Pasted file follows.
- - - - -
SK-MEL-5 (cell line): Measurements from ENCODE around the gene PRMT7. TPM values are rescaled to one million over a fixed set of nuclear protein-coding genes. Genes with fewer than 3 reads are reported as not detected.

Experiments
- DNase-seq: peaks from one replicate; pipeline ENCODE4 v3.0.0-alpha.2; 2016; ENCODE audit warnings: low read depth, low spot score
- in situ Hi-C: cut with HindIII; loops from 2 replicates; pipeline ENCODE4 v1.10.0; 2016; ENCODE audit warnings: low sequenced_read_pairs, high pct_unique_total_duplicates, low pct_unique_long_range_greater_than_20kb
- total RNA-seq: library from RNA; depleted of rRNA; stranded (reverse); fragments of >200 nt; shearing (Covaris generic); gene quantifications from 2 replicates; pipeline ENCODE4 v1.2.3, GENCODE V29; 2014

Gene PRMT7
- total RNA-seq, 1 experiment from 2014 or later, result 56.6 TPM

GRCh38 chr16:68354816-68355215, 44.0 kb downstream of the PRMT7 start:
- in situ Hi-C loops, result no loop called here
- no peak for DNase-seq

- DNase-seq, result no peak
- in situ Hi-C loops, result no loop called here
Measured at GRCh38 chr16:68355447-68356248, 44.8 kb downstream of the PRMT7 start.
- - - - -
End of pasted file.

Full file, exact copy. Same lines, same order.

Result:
SK-MEL-5 (cell line): Measurements from ENCODE around the gene PRMT7. TPM values are rescaled to one million over a fixed set of nuclear protein-coding genes. Genes with fewer than 3 reads are reported as not detected.

Experiments
- DNase-seq: peaks from one replicate; pipeline ENCODE4 v3.0.0-alpha.2; 2016; ENCODE audit warnings: low read depth, low spot score
- in situ Hi-C: cut with HindIII; loops from 2 replicates; pipeline ENCODE4 v1.10.0; 2016; ENCODE audit warnings: low sequenced_read_pairs, high pct_unique_total_duplicates, low pct_unique_long_range_greater_than_20kb
- total RNA-seq: library from RNA; depleted of rRNA; stranded (reverse); fragments of >200 nt; shearing (Covaris generic); gene quantifications from 2 replicates; pipeline ENCODE4 v1.2.3, GENCODE V29; 2014

Gene PRMT7
- total RNA-seq, 1 experiment from 2014 or later, result 56.6 TPM

GRCh38 chr16:68354816-68355215, 44.0 kb downstream of the PRMT7 start:
- in situ Hi-C loops, result no loop called here
- no peak for DNase-seq

- DNase-seq, result no peak
- in situ Hi-C loops, result no loop called here
Measured at GRCh38 chr16:68355447-68356248, 44.8 kb downstream of the PRMT7 start.